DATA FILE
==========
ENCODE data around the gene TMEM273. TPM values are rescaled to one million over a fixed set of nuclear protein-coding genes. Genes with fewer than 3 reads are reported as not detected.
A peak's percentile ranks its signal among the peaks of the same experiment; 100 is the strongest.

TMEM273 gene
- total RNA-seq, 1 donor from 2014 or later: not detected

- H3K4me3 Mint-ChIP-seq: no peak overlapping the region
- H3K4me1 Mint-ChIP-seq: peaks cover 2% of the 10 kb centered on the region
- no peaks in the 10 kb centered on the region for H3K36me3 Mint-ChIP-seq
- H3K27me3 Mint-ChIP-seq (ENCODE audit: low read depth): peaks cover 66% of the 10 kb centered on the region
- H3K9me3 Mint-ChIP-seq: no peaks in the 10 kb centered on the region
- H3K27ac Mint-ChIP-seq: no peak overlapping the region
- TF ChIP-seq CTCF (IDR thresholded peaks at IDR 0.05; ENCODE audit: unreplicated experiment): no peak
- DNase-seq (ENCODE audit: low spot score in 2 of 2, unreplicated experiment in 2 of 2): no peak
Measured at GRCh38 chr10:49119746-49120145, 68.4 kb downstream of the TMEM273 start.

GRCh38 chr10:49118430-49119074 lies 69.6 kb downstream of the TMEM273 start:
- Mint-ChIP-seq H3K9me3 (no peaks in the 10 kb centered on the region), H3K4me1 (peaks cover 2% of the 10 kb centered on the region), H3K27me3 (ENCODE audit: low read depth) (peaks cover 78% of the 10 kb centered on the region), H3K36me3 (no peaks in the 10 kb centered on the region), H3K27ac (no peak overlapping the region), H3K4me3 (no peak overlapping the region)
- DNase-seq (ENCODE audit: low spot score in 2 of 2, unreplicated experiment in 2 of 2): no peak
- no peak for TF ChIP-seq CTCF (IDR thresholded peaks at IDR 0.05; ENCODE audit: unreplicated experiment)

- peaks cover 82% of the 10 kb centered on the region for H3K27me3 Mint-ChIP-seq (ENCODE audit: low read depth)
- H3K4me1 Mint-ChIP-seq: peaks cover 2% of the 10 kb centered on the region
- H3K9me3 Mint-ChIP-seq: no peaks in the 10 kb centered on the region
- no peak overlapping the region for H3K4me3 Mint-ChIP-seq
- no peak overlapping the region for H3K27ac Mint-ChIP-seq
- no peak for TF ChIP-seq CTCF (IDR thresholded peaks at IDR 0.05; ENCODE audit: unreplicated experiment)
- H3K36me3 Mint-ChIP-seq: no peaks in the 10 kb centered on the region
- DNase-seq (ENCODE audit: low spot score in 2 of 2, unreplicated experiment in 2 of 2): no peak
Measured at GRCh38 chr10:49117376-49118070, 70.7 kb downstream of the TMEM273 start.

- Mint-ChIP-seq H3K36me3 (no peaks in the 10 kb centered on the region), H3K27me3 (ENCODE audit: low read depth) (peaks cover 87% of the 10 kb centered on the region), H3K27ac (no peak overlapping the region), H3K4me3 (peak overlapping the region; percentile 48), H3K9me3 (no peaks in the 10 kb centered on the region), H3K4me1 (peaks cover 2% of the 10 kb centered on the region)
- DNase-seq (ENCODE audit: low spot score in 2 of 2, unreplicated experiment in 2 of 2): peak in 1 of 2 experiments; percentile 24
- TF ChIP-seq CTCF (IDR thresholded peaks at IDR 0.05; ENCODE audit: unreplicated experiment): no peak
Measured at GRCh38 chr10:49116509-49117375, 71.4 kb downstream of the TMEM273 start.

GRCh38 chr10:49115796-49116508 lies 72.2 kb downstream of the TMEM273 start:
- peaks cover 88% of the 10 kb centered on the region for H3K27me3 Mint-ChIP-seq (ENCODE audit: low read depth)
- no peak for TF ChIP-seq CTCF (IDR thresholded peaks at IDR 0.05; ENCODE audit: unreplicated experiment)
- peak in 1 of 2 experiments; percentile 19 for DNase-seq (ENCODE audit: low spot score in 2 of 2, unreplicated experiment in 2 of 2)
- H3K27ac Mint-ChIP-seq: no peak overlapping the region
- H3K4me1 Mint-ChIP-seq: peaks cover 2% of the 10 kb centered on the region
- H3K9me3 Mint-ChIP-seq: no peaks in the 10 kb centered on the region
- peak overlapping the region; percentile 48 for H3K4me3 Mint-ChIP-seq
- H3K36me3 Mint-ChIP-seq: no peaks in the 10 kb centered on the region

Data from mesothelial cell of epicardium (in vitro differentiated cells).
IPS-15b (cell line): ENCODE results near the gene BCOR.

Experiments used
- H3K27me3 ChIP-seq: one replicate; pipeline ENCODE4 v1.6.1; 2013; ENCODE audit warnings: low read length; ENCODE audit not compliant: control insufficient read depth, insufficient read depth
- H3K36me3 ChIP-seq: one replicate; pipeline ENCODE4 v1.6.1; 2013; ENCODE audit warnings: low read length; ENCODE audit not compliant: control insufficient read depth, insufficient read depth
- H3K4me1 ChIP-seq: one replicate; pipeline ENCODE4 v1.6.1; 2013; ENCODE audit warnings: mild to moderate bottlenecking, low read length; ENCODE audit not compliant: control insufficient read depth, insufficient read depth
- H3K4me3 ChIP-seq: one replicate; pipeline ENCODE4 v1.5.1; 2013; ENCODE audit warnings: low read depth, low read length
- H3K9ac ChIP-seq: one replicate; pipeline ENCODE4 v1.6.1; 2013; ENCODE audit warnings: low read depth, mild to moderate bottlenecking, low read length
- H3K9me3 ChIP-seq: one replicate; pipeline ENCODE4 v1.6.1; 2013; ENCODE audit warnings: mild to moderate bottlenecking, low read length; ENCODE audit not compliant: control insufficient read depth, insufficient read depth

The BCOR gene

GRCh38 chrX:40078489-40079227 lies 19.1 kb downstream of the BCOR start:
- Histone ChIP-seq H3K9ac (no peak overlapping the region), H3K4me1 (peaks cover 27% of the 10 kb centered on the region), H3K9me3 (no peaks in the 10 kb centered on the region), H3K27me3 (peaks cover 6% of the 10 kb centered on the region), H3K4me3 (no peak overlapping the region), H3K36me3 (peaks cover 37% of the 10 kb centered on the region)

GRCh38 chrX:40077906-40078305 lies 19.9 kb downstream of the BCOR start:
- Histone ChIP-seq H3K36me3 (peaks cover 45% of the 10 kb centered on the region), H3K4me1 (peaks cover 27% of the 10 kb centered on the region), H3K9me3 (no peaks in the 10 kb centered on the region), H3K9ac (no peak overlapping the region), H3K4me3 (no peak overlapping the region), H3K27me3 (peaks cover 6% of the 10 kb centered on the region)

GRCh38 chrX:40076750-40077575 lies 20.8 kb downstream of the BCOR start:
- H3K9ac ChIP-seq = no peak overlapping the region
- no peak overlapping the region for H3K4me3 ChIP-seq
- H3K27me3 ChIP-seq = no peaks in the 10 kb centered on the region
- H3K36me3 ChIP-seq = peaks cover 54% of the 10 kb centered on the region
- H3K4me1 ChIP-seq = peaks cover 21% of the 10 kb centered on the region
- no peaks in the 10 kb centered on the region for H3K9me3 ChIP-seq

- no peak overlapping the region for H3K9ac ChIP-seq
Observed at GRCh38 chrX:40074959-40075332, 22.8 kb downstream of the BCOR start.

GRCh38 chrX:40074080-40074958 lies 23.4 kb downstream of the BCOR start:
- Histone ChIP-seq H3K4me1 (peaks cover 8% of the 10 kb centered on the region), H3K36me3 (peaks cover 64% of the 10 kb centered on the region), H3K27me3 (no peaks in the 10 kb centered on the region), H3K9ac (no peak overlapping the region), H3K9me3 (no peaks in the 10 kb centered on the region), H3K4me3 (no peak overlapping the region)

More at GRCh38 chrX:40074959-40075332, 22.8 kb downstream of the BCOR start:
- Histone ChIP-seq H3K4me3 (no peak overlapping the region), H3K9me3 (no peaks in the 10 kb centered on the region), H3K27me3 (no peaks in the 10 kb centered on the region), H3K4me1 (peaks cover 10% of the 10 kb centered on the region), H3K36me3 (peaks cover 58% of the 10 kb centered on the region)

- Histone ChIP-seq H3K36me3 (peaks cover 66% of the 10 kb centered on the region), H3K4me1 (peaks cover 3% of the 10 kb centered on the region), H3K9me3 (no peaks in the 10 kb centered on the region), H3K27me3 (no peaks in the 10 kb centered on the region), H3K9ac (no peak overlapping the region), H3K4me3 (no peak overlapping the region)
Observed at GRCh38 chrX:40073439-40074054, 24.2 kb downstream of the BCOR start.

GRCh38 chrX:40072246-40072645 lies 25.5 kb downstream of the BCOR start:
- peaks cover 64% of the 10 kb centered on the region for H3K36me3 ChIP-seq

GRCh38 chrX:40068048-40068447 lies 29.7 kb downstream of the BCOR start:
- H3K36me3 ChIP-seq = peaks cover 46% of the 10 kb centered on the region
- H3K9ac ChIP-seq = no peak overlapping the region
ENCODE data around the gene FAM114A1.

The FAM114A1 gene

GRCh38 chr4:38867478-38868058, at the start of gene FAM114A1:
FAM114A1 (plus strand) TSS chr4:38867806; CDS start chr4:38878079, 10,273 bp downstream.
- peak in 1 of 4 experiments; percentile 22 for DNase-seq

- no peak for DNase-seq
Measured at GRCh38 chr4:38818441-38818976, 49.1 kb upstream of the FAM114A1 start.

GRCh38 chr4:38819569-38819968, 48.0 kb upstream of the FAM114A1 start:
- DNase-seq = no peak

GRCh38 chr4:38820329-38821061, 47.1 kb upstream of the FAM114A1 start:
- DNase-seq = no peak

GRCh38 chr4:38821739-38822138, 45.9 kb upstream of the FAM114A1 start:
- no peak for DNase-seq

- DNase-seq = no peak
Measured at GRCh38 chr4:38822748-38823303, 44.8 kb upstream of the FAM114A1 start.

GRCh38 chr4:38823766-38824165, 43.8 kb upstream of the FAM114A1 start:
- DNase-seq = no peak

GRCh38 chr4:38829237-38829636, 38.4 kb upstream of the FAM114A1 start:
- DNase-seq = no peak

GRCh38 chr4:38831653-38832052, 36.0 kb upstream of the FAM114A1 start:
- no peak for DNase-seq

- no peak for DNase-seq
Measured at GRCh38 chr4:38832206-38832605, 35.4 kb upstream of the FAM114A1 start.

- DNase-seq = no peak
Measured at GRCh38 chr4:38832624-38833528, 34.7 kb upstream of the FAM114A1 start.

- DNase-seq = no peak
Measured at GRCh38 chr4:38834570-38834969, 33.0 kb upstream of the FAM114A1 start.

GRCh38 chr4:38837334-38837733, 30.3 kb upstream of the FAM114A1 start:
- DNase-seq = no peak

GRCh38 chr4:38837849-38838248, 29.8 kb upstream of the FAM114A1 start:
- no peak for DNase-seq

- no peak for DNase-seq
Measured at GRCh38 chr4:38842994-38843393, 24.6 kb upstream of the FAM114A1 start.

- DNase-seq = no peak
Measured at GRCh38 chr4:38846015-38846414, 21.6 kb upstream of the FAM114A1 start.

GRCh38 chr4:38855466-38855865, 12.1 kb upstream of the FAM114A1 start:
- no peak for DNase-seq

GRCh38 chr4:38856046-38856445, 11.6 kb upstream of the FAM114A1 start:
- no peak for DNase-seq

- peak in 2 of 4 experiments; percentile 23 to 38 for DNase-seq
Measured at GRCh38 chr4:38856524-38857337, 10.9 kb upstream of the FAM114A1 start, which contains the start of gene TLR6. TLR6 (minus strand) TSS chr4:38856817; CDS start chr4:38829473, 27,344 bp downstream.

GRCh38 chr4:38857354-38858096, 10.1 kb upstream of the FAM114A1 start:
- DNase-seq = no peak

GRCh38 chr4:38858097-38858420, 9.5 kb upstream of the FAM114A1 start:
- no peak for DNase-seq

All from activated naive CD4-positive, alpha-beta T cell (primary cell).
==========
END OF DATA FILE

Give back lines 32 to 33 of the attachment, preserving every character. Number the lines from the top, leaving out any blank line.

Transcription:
- peaks cover 88% of the 10 kb centered on the region for H3K27me3 Mint-ChIP-seq (ENCODE audit: low read depth)
- no peak for TF ChIP-seq CTCF (IDR thresholded peaks at IDR 0.05; ENCODE audit: unreplicated experiment)